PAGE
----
Introducing A Canadian Year and A Kiwi Year

Friday, 31 March 2017

I'm delighted to reveal the next two books in the A Kids' Year series with EK Books! Tina and I always feel our latest in the series are our favourite--and we truly love these!

Both books are out this June 2017, and will be released in Australia, New Zealand, Canada, the UK and the US. 

Click the covers for more info, and to meet the kids who will take readers on a journey through the life of kids in Canada and New Zealand!

The A Kids' Year series look so purdy, all together ...

serving your industry - thank you, Laurie Copping

Wednesday, 22 March 2017

I'm a big believer in sharing, supporting and giving back. It's an essential thread in human nature, stemming from our need to survive, but evolving into so much more as WE evolve. Benefits include a sense of belonging, safety, community and of course, warmth that begins in the toes and courses upwards to the eyebrows.

Supporting and promoting the children's book industry has always been a no-brainer for me. Supporting publishers and creators, promoting juvenile literacy, speaking to kids, sharing books, being involved in bookish events and initiatives is not only a joy, it's vital to the expansion and presence of our industry. Operating from the concept of lack and scarcity, hiding and squirrelling away information and aid, is counter intuitive to the creative soul. Sharing, supporting and harnessing talent is part of our core--and its sum rewards are incalculable.

Also, it's a lot of fun. It's a hoot meeting new people, learning about their work and helping, in even the smallest of ways, tout it to the world. Our Australian children's book industry (most especially per capita) is one of the strongest in the world. We produce an eye-popping book contribution to the world's bookshelves, and are a close-knit and supportive community--which absolutely forms the backbone of our success.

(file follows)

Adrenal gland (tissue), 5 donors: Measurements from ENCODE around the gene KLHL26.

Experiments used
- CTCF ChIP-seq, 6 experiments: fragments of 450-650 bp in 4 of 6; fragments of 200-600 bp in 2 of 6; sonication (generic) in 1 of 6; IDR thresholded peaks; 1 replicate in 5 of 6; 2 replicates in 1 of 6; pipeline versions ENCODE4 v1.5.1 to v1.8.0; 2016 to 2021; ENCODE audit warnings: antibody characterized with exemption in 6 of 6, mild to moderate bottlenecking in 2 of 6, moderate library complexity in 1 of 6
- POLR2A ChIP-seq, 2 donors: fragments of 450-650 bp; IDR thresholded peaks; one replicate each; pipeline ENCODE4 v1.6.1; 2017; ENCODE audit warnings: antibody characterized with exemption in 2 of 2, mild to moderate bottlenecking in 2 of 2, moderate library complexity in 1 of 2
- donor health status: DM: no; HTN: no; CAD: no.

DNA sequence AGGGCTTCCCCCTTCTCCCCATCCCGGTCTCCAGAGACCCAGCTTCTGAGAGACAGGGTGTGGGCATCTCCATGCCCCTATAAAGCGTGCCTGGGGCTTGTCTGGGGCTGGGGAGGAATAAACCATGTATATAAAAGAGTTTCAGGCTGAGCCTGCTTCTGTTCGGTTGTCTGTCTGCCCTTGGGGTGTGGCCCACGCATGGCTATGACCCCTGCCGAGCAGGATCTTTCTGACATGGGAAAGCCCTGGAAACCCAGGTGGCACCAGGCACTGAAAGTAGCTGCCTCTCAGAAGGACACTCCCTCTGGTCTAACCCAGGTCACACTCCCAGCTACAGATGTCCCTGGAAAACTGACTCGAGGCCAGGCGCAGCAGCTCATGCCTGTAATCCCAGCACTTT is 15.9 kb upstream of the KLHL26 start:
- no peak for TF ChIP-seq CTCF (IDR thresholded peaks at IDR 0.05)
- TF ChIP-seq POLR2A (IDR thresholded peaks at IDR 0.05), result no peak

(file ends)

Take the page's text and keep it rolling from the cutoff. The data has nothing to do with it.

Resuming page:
It's been so rewarding to be a mere fragment of a vertebrae on that backbone. Kids' Book Review, the 52-Week Illustration Challenge, mentoring emerging creators, visiting schools and participating in juvenile literacy programs have been some of the most rewarding experiences of my career.

So, I was humbled and honoured to receive the Laurie Copping Award for Distinguished Service to Children's Literature (CBCA ACT) last night. This means so much to me because it highlights the need to be there for each other and to operate in an inclusive and openhearted way. That is, after all, the core of creativity.

I've heard endless glowing reports and stories about Laurie Copping and what a huge supporter he was of the industry. I feel so honoured to receive this award in this name. If you don't know much about this amazing man, principal of Hall Primary School, CBCA mover and shaker, and champion of children's literature, earn more about him here (PDF).

Ask Tania: How do I make the most out of writing festivals and conferences?

Friday, 10 March 2017

Dear Tania
I'm so excited to be going to the KidLit Conference in Melbourne this May, but I'm also nervous. I'm having a manuscript assessment with a publisher, too. How can I make the most out of the conference, and do you have any tips when dealing with the publisher?

Hi, Stace,

So exciting you're off to KidLit this year; I'll be there, too! It's going to be wonderful, and can I just say what a brilliant decision it was for you to book in for this. Attending conferences and festivals will really fast-track any creator's career, so this is great news.

Festivals and conferences can be overwhelming. Combine stacks of passionate people with creative ideas and passion on tap, bundle it up with a barrel full of nerves, especially when it comes to meeting publishers, and it can all become a little fraught.